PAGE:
California Penal Code 477: Counterfeiting
Legal Definition: Every person who counterfeits any of the species of gold or silver coin current in this State, or any kind or species of gold dust, gold or silver bullion, or bars, lumps, pieces, or nuggets, or who sells, passes, or gives in payment such counterfeit coin, dust, bullion, bars, lumps, pieces, or nuggets, or permits, causes, or procures the same to be sold, uttered, or passed, with the intention to defraud any person, knowing the same to be counterfeited, is guilty of counterfeiting.
For a person to be convicted of a violation of PC 477, the prosecution must prove the following:
1. You intended to, and did make, a fake document of legal significance (money, lottery ticket, check, etc.);
2. You intended to defraud another person with that fake document.
What does this mean?
Counterfeiting is usually relatively high-tech because it involves making copies of something of significant monetary or legal significance. For example, you find the winning lottery numbers, and you make a fake ticket that you purchased to show those winning numbers. This, of course, is why they scan the tickets from the back, to make them harder to replicate.
Another obvious one is making fake money, through fraudulent dollar bills, for purchases. These are why dollar bills have advanced so much over the years, with secret codes, holographic, and different pictures throughout the bills, to avoid the ease with which someone can copy them.
Counterfeiting is punishable by imprisonment pursuant to subdivision (h) of Section 1170 for two, three, or four years in State Prison. You would be required to serve 50% of that time. If you are convicted under PC 350, you could be sentenced to 16 months, two or three years in State Prison.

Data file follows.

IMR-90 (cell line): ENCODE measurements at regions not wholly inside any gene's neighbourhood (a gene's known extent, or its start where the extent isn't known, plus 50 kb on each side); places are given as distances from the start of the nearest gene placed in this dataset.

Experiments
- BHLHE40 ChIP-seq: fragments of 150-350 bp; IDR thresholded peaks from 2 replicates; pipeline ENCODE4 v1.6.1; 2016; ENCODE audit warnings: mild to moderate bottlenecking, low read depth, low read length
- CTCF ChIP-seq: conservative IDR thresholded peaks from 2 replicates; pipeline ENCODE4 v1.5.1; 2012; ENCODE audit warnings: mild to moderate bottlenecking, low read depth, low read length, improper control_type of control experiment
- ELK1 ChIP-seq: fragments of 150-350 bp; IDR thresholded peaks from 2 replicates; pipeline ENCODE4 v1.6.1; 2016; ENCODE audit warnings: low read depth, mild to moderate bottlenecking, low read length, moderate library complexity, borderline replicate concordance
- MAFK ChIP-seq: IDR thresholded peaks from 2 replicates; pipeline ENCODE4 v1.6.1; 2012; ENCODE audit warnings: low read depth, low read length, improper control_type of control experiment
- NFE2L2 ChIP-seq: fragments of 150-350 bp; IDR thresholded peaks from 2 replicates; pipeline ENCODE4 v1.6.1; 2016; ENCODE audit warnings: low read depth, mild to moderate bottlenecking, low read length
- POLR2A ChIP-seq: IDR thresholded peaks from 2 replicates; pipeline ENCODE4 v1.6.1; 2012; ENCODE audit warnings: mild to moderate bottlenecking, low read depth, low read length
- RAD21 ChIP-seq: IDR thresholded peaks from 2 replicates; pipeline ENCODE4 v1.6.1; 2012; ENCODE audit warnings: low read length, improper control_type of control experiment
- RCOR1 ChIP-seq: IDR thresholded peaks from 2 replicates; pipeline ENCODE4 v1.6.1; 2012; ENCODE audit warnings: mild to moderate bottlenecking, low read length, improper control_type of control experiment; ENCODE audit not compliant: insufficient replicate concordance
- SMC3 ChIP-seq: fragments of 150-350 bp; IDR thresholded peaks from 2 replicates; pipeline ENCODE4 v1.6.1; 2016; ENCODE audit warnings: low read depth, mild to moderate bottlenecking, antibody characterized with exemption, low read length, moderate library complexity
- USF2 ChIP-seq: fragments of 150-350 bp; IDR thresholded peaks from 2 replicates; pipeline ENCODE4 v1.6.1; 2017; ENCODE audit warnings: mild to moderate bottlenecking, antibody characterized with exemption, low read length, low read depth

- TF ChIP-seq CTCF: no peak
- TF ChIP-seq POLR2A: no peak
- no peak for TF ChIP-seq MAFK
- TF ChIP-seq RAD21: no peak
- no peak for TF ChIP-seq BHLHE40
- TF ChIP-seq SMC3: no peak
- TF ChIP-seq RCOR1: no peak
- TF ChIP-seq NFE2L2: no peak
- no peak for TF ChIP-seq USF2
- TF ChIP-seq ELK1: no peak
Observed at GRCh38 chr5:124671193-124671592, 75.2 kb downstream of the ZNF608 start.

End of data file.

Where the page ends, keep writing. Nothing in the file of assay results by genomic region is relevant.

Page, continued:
Counterfeiting, however, is not a serious or violent felony, and therefore not a Strike offense under the Three Strike’s Law. However, because this is a crime of fraud or deceit, it will affect your legal status for immigration purposes, as well as any professional license you may hold. Plus, because this is a financial crime, you most times received the benefit of using your fakes to obtain some good or services. Thus, you would be required to a hefty restitution fine to pay back to the victims.
The best defense under this section is to show that you lacked the necessary intent to use a counterfeit item. This can be shown through evidence that you received the bill, for example, from another person or place. Generally, when counterfeiting is done, the work is almost pristine, thus, for any normal person, it is hard for them to know they’ve even been handed a counterfeit bill. The intent is easier to show, for example, if there are multiple complaining victims in a case against you, saying that you paid or use some counterfeit item with them, therefore using it multiple times.
These charges can involve some substantial custody time for those accused. There are also usually giant fines and fees that can cripple most average people in restitution. Also, because of the fraudulent nature of the charges, it is very likely that if you are a temporary residence, you will face deportation proceedings based on a conviction under this section. As a professional licenseholder, you would also be subject to an administrative review of your license, to determine if this fraud could take your hard-earned license away from you. You need aggressive and dedicated representation to help you avoid a conviction under this section. Our PC 477 Ontario criminal defense attorney has successfully defended numerous cases involving PC 477 and other fraud and theft offenses. The initial consultation is free and we are available to answer your questions 24/7. Call the Inland Empire Criminal Defense today at 909-281-0465! Located in Ontario, CA.